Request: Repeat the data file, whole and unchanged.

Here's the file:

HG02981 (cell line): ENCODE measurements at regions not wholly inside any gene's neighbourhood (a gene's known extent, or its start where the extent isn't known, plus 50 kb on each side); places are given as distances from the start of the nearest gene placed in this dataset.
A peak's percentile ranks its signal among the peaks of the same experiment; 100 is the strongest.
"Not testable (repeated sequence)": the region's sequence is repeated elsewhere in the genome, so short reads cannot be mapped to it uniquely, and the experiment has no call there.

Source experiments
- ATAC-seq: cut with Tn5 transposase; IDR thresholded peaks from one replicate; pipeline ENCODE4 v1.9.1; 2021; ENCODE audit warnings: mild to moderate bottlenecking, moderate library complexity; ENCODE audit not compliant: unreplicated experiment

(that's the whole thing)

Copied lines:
HG02981 (cell line): ENCODE measurements at regions not wholly inside any gene's neighbourhood (a gene's known extent, or its start where the extent isn't known, plus 50 kb on each side); places are given as distances from the start of the nearest gene placed in this dataset.
A peak's percentile ranks its signal among the peaks of the same experiment; 100 is the strongest.
"Not testable (repeated sequence)": the region's sequence is repeated elsewhere in the genome, so short reads cannot be mapped to it uniquely, and the experiment has no call there.

Source experiments
- ATAC-seq: cut with Tn5 transposase; IDR thresholded peaks from one replicate; pipeline ENCODE4 v1.9.1; 2021; ENCODE audit warnings: mild to moderate bottlenecking, moderate library complexity; ENCODE audit not compliant: unreplicated experiment